Recent success in reprogramming somatic cells into induced pluripotent stem cells (iPS cells) with a cluster of nuclear transcription factors, such as Oct4, Sox2, Klf4, and c-myc, opens up a new era in regenerative medicine. However, reportedly poor efficiency and slow kinetics of the reprogramming process by viral transfection of the nuclear factors may create an obstacle that hampers clinical application of the iPS cell technology. Furthermore, the viral transfection may induce mutagenesis and raises the risk for cancer development. Hence, generation of iPS cells using a non-viral approach appears to be an important prerequisite for iPS cell-based regenerative medicine. Through its receptor/phosphoinositide 3-kinase (PI3-K) signaling pathway, insulin-like growth factor (IGF) plays a critical role in promotion of survival and proliferation in a diversity of cell types, including both embryonic and adult stem cells. In addition, IGF may enhance expression of reprogramming or surviving factors in reprogramming somatic cells. This review summarizes recent advances in IGF research and discusses the potential for IGF to act as a co-stimulatory factor for somatic cell reprogramming and iPS cell development. Currently available evidence from experimental animal and human studies highly suggests that IGF may contribute to reprogramming of somatic cells into iPS cell generation, and enhancement of iPS cell survival and growth, which will be instrumental in regenerative medicine.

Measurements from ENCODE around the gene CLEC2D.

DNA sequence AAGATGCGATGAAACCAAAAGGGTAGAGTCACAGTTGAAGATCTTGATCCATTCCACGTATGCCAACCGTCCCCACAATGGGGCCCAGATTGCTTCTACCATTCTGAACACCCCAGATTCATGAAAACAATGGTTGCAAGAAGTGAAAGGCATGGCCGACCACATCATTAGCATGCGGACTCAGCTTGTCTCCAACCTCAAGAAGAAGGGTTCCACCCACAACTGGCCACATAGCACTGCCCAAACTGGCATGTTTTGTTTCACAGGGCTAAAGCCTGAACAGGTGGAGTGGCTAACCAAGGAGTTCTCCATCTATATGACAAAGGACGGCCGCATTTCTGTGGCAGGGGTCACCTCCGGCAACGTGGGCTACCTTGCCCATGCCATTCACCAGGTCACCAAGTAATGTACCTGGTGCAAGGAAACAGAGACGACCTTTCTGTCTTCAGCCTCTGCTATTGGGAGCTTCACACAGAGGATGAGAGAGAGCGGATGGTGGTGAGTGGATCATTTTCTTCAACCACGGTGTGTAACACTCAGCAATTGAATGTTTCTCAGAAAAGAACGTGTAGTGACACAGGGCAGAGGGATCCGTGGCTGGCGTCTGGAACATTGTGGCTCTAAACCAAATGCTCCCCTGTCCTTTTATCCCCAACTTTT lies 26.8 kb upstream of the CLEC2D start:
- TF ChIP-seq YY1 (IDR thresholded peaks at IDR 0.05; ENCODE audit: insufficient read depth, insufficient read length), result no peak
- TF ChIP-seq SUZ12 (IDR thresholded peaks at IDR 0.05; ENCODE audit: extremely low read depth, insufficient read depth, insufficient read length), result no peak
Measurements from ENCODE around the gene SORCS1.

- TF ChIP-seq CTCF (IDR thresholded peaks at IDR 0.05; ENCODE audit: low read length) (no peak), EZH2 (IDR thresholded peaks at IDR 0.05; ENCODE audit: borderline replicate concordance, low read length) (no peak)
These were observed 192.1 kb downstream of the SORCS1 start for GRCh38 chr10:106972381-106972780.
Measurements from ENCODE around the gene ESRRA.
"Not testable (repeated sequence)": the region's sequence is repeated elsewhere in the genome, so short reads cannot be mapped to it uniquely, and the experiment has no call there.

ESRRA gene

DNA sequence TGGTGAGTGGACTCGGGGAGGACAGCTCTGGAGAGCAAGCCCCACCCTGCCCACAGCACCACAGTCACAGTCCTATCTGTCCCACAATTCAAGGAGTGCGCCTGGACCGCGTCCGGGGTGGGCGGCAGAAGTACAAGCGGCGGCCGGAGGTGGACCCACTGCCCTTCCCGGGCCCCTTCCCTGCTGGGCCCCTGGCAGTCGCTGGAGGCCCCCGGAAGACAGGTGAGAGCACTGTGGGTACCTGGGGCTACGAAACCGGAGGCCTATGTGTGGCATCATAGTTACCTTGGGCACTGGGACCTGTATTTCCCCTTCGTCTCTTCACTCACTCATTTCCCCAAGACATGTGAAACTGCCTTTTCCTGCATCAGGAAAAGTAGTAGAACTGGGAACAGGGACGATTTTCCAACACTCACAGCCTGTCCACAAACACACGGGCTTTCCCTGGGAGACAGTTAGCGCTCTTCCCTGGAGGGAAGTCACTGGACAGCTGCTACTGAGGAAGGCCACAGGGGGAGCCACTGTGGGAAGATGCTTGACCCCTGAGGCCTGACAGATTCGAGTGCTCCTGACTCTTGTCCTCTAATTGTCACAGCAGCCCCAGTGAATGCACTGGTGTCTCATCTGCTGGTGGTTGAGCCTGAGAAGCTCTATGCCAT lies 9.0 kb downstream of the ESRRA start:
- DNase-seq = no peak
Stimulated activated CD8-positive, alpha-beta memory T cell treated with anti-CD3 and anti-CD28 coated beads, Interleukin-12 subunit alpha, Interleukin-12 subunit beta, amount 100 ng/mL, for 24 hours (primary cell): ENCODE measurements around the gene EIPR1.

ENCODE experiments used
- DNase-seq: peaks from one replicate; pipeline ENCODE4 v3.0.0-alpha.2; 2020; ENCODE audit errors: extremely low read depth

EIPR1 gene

Copyright © 2010 Growth Hormone Research Society. Published by Elsevier Ltd. All rights reserved.